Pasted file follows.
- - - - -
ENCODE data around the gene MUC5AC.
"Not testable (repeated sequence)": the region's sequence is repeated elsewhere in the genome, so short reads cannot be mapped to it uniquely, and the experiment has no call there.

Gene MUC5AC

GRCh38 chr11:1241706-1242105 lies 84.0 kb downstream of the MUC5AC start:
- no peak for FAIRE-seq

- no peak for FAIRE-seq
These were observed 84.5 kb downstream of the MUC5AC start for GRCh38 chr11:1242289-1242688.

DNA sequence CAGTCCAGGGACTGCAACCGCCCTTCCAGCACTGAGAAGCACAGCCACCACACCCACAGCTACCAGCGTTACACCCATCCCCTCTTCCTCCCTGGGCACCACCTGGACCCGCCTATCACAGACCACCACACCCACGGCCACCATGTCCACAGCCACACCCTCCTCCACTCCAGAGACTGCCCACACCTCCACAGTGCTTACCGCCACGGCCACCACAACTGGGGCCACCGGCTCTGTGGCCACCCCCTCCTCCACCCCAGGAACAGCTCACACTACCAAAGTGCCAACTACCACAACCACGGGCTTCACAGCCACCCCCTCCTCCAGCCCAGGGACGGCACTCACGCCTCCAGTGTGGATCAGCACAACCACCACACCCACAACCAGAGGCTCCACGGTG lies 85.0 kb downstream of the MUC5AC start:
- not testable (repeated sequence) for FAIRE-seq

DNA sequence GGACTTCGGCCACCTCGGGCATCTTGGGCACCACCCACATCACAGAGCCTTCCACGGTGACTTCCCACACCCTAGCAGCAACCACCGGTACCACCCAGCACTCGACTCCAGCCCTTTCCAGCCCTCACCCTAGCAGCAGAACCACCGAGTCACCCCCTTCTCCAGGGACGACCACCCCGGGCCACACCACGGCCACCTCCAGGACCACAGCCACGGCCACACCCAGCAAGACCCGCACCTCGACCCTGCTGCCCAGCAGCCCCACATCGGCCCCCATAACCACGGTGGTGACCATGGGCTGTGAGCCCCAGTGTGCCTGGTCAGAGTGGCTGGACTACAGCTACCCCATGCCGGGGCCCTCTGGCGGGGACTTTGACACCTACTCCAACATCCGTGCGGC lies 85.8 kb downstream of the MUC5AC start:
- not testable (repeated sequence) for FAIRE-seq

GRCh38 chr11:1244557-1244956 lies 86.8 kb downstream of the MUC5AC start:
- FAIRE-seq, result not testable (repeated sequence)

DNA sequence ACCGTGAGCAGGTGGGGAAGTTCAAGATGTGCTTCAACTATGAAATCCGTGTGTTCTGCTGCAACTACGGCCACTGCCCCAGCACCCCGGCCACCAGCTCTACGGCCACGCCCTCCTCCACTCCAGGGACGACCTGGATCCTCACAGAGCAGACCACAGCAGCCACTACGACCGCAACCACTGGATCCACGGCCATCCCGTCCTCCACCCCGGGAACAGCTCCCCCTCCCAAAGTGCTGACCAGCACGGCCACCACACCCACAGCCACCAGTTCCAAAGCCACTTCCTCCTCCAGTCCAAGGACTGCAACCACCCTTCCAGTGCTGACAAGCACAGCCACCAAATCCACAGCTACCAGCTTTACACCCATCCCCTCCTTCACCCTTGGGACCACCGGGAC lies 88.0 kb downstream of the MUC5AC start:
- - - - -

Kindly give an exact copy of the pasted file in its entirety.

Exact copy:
ENCODE data around the gene MUC5AC.
"Not testable (repeated sequence)": the region's sequence is repeated elsewhere in the genome, so short reads cannot be mapped to it uniquely, and the experiment has no call there.

Gene MUC5AC

GRCh38 chr11:1241706-1242105 lies 84.0 kb downstream of the MUC5AC start:
- no peak for FAIRE-seq

- no peak for FAIRE-seq
These were observed 84.5 kb downstream of the MUC5AC start for GRCh38 chr11:1242289-1242688.

DNA sequence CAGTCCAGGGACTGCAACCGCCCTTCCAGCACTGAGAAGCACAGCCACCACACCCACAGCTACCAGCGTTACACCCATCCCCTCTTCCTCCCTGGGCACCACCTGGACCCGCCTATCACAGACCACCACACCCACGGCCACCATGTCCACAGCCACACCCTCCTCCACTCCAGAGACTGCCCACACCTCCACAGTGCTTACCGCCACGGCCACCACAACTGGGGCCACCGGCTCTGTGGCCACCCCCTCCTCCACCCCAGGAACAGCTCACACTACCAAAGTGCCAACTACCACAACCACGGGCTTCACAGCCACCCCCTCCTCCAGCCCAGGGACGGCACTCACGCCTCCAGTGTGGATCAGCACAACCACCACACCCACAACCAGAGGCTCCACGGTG lies 85.0 kb downstream of the MUC5AC start:
- not testable (repeated sequence) for FAIRE-seq

DNA sequence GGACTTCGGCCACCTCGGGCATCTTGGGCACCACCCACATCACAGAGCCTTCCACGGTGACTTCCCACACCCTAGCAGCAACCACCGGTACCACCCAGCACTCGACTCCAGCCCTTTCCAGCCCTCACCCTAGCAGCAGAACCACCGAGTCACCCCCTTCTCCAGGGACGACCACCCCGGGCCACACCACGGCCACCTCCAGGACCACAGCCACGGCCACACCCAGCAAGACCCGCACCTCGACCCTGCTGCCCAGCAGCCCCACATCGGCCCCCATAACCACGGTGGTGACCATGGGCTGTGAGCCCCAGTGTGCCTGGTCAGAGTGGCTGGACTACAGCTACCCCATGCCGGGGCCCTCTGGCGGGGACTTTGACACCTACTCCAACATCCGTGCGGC lies 85.8 kb downstream of the MUC5AC start:
- not testable (repeated sequence) for FAIRE-seq

GRCh38 chr11:1244557-1244956 lies 86.8 kb downstream of the MUC5AC start:
- FAIRE-seq, result not testable (repeated sequence)

DNA sequence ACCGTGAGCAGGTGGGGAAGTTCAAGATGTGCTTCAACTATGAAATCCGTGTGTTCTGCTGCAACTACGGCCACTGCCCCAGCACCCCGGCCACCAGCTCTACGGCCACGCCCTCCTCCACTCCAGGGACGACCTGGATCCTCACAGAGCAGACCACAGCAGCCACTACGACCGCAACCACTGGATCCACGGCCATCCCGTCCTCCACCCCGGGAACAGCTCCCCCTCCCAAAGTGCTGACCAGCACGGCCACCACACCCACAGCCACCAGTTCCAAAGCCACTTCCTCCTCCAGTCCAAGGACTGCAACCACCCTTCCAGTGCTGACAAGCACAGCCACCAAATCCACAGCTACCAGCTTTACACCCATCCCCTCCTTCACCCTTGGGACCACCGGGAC lies 88.0 kb downstream of the MUC5AC start: